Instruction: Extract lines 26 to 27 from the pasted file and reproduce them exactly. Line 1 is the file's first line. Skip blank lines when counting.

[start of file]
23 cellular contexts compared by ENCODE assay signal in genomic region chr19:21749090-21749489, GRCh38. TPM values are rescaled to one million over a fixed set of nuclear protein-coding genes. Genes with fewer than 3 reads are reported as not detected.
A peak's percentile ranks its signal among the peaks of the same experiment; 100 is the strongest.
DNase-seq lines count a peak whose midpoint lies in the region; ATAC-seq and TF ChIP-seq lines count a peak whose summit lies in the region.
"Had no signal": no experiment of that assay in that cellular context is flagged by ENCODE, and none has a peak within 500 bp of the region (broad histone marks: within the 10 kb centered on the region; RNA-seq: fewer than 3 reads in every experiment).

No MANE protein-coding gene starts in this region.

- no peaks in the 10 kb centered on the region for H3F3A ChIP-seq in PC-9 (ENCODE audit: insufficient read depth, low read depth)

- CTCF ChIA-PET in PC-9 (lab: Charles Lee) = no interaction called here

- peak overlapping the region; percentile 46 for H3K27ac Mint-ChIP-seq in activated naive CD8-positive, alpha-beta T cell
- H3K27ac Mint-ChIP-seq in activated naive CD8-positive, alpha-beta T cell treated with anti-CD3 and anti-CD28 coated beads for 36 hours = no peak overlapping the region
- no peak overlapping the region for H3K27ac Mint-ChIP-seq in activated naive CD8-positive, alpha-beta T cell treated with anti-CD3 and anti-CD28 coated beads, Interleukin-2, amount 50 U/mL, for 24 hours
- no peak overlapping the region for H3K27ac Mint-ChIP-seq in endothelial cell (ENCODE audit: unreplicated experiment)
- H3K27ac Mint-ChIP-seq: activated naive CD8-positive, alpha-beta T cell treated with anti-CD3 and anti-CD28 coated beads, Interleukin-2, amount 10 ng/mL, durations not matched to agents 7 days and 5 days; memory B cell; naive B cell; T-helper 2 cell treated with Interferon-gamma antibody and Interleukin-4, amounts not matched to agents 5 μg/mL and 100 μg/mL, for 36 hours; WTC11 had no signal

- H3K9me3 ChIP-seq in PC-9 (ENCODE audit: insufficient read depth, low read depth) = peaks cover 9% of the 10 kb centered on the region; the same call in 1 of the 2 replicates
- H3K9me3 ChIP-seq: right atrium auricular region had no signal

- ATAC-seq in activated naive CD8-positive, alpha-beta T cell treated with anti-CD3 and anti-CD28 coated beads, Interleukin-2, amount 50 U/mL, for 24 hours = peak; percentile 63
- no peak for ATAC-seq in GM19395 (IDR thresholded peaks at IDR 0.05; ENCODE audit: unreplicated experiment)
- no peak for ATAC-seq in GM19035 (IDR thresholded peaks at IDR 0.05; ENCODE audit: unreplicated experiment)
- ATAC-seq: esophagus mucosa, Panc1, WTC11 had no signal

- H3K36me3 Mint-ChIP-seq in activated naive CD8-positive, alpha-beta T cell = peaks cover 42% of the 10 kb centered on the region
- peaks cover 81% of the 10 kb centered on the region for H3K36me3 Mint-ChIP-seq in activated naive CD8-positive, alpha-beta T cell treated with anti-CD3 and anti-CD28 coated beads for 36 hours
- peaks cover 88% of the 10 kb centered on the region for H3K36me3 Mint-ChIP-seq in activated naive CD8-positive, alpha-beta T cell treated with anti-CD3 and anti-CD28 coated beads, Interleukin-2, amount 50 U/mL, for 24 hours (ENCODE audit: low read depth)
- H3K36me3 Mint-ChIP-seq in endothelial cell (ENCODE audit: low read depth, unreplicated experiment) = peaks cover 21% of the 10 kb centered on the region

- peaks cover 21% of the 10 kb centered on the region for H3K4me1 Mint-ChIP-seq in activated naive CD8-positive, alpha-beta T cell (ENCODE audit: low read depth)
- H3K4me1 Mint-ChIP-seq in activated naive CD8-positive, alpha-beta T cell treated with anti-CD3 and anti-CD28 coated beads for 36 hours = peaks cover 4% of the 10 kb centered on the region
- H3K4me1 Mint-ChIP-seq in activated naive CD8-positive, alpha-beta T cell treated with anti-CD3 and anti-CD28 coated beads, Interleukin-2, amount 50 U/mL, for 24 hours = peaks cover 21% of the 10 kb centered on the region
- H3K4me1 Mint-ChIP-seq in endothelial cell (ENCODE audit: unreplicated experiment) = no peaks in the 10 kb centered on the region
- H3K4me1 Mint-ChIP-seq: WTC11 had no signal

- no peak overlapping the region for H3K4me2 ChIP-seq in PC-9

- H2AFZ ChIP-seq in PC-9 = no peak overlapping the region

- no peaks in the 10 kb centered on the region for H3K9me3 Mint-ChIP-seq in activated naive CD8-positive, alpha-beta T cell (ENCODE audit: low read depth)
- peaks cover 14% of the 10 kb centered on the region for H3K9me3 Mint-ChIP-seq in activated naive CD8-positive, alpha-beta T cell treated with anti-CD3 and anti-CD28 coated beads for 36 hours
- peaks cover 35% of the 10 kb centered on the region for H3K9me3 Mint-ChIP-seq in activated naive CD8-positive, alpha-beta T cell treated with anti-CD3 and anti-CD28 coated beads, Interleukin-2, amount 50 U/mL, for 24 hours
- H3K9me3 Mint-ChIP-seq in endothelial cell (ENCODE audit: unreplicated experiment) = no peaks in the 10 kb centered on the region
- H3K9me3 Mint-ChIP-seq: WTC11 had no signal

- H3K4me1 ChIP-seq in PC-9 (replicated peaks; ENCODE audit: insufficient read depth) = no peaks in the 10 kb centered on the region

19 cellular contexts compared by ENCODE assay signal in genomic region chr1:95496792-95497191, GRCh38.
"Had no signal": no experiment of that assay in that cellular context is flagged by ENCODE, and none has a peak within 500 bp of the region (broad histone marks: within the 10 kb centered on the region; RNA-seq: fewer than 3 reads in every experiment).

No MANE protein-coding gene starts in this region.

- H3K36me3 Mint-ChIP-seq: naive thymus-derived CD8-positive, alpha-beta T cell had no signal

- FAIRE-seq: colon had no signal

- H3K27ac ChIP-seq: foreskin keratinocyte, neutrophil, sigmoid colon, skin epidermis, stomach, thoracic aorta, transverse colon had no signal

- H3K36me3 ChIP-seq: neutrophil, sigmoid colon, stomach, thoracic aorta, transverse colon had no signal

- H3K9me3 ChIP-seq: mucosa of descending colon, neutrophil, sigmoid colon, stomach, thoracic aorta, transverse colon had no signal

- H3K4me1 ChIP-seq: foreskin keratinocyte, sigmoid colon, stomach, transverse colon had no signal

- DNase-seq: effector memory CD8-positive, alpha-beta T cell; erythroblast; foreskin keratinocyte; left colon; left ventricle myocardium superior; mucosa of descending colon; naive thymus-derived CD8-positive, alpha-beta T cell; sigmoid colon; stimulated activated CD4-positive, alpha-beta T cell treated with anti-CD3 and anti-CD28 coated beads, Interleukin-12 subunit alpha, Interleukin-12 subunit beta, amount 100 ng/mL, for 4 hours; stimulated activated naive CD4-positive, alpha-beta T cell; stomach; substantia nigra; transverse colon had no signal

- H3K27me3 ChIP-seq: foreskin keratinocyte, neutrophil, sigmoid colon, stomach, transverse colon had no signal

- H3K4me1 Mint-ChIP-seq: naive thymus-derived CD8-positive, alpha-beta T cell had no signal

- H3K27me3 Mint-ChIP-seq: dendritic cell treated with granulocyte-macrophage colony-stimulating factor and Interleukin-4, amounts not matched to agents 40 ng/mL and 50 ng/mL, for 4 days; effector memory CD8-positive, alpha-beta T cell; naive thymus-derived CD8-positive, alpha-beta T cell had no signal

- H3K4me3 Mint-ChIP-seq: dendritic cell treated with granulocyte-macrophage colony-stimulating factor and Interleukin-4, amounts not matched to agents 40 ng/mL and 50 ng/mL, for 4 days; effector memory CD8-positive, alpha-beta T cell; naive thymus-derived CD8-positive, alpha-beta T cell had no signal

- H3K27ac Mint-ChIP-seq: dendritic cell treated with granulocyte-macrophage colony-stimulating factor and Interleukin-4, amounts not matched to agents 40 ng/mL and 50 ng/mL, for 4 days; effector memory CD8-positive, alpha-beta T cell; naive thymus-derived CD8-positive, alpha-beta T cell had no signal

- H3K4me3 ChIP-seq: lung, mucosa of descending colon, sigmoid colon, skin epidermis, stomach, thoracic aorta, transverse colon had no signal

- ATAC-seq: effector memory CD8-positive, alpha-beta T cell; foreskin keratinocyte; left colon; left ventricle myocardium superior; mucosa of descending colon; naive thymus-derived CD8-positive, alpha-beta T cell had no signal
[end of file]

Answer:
- H3K4me1 Mint-ChIP-seq in endothelial cell (ENCODE audit: unreplicated experiment) = no peaks in the 10 kb centered on the region
- H3K4me1 Mint-ChIP-seq: WTC11 had no signal